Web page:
Isaac Wood was an early pioneer of the area east of Olympia that eventually became Lacey, taking a land claim in 1852. Seven years later he opened Olympia’s first brewery on the northeast corner of 4th and Columbia.
Wood’s family is so ingrained in the Lacey landscape that if not for the other Woodland on the Columbia River getting to the name first in the 1890s, the city we call Lacey now might have been named after him.
In the late 1850s and the early 1860s, Wood brewed a variety of beer called a cream ale. The corner of 4th and Columbia now sits several blocks away from what we’d consider the waterfront, since the acres of downtown fill had not occurred in Wood’s time. So his “Union Brewery” was very near the shore of Budd Inlet.
Wood’s cream ale likely referred to a beer closely resembling what we would today call a typical American lager (think Budweiser as a fairly commercial example), with some influences from ale hop beers. Brewers influenced by German brewing traditions used lager recipes as an alternative to English styles such as ales. (Today’s Northwest IPAs are descendants.)
From More Beer:
Welsh and Yankee brewers in the Delaware Valley region of Pennsylvania had established Philadelphia as a center for ale brewing, but around the beginning of this century, the adjunct lagers being sold by the area’s new German brewers began to make inroads into ale sales. The public was beginning to prefer American lager’s light, clear, and effervescent appearance. Ale brewers responded to this demand by creating a top-fermented product similar to an American lager. Using ale yeast (or possibly even a combination of lager and ale yeasts, though no concrete evidence exists for the use of lager yeast in the early cream ales), they could produce beer more quickly than the lager brewers could, thereby potentially increasing sales and market share.* It may also have meant that they could use the same worts for both lagers and ales and benefit from economies of scale. These new beers were termed “brilliant,” “sparkling,” or “present use” ales, with the nickname “cream ale” sticking as the common name. Cream ales of the early twentieth century were described as having the appearance of a lager beer, but a fairly pronounced ale taste and character.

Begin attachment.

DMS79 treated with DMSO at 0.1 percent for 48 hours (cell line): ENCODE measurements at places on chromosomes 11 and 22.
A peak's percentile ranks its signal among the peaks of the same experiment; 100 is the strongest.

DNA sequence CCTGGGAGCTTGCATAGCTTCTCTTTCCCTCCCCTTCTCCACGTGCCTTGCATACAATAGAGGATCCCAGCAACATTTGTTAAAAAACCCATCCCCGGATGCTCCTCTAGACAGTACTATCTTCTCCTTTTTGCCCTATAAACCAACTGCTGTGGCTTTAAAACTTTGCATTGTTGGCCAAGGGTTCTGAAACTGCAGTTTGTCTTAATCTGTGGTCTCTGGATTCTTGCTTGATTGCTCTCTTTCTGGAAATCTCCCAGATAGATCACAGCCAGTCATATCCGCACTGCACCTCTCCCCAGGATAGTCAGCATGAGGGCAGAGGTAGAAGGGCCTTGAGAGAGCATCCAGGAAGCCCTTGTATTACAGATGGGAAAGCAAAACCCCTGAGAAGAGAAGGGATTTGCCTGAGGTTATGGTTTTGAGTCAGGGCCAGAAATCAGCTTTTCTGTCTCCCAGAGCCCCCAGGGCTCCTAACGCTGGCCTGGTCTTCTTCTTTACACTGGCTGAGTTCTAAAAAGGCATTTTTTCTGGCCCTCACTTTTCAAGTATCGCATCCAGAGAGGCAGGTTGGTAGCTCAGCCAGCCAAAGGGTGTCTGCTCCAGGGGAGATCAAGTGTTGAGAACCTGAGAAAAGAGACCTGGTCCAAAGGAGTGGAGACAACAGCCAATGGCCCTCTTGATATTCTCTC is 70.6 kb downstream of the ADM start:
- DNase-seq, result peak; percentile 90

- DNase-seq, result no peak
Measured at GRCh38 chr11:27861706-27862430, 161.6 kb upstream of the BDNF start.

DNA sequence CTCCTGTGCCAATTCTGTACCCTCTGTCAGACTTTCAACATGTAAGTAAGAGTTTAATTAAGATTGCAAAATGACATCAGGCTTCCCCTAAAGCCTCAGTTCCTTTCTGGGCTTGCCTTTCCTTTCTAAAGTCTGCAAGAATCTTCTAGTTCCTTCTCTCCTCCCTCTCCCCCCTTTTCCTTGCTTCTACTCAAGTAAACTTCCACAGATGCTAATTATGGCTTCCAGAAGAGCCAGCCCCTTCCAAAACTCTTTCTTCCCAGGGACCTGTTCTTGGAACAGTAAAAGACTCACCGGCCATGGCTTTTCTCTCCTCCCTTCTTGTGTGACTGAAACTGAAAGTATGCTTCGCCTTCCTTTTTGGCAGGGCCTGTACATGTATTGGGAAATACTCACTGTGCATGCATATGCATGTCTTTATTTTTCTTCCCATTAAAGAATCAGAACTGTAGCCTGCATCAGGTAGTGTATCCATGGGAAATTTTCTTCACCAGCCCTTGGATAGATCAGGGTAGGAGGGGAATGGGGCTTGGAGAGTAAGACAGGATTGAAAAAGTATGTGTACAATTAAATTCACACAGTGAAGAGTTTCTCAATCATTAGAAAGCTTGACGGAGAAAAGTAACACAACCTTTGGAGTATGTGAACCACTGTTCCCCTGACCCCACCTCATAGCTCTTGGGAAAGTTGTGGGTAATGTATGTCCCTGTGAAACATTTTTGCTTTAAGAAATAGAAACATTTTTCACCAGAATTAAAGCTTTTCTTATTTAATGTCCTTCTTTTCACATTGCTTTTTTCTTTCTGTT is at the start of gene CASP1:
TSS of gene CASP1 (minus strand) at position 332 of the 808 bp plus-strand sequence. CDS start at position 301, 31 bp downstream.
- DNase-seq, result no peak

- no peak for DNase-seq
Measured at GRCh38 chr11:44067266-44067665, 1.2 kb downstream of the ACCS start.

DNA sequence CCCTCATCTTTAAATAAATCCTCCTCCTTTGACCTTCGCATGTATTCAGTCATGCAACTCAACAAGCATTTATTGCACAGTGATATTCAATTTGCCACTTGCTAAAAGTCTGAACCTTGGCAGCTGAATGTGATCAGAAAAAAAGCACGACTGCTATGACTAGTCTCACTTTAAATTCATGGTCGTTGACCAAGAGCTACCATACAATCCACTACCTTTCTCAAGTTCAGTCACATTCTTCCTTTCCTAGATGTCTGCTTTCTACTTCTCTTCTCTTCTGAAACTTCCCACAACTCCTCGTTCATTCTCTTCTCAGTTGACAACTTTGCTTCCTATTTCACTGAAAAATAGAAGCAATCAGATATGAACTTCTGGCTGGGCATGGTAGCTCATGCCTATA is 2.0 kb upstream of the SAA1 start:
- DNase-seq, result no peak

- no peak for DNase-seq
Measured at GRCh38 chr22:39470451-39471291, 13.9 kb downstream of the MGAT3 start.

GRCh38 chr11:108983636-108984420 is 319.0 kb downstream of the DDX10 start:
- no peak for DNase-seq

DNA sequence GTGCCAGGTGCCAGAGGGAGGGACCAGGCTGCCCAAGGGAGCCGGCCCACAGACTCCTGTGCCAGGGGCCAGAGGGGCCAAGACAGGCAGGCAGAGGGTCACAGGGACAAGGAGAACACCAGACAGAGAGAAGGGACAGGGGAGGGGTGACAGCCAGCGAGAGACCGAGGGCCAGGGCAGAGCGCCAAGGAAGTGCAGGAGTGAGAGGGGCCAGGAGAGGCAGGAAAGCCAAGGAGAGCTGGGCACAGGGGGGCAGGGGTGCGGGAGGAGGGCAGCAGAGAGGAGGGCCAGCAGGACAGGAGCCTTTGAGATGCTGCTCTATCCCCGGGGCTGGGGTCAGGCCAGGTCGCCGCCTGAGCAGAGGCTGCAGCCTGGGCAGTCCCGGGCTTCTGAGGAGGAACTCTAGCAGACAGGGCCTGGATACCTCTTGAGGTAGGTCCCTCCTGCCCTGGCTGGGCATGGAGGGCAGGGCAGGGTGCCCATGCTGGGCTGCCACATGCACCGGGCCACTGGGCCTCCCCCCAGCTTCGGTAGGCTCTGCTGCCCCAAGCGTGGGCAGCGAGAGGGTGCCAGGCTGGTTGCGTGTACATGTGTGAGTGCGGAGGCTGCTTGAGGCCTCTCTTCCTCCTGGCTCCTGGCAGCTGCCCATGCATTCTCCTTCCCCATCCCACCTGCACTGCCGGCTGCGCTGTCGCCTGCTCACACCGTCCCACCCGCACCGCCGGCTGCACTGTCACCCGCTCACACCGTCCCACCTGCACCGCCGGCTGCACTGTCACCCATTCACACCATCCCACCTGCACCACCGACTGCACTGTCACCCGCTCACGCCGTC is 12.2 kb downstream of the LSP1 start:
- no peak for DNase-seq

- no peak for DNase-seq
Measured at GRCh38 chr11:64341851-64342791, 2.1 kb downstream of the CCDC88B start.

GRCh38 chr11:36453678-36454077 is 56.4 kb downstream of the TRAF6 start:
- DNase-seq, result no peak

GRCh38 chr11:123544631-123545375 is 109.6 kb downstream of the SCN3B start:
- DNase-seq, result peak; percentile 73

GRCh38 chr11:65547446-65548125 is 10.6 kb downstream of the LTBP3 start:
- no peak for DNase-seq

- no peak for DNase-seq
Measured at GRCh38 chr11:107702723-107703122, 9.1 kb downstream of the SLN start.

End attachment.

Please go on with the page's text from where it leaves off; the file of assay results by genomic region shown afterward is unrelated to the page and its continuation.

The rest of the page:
The naming of his brewery as the “Union Brewery” most likely had to do with the political reaction to the brewing Civil War on the East Coast. Up until the Lincoln administration, the Washington Territory had been a government led by Democrats. As such, local Democrats in Olympia tended to be in leadership positions. But, as Democrats were forced to show their loyalty to the union cause, we see some interesting displays. Maybe one of them was Woods’ Union Brewery.
Isaac Wood was also the first person to bring over English hops to the Pacific Northwest, kicking off the most iconic portion of Northwest brewing.
From the Oregon Historical Quarterly:
During the fall of 1865, Olympia Washington Brewer Isaac Wood became frustrated with his inability to acquire hops, grown predominantly in distant East Coast and European fields. He asked his neighboring farming family, the Meekers to plant a few hills of the crop and they agreed to experiment. It was a historic decision… Following the family’s windfall, Ezra Meeker energetically promoted the news to farmers across the region. He asserted that the future of Pacific Northwest farming rested in hops.
Meeker would eventually become known as the “Hop King of the World.” Today, hardly anyone can imagine Northwest brewing without the inclusion of Pacific Northwest hops. Without Wood’s cagey suggestion, hop growing may have eventually come to the Northwest. But, we can certainly trace the hop crazy beer tradition in the Northwest to Olympia’s own brewer.
The specific location of Wood’s Union Brewery may turn out to be the most interesting historic nugget of Wood’s brewing life. Because 4th and Columbia was so near the saltwater, and Wood took his water for brewing from a reportedly shallow well, his specific variety of cream ale took on a very particular taste.
We know what cream ales are and how they developed into the iconic American lagers. But there is something specific about Wood’s brew that lasted for decades in the memories of locals.
Writing about the eventual 1909 destruction of Wood’s brewery building, Gordon Newell in “Rogues, Buffoons and Statesmen wrote: “(Washington Standard editor John Miller Murphy) observed nostalgically that the remaining pioneers ‘would give five dollars for a glass of that cream ale.’”
Wood likely tapped into an unrelated tradition of German brewing called Gose Beer. Named after the town of Goslar, Germany, this variety of beer includes either briney water or actually adding salt to the beer recipe. By accidently mixing cream ale with the briny water from the Deschutes River estuary, Wood probably created a very unique and very particular variety of beer.
References and further reading: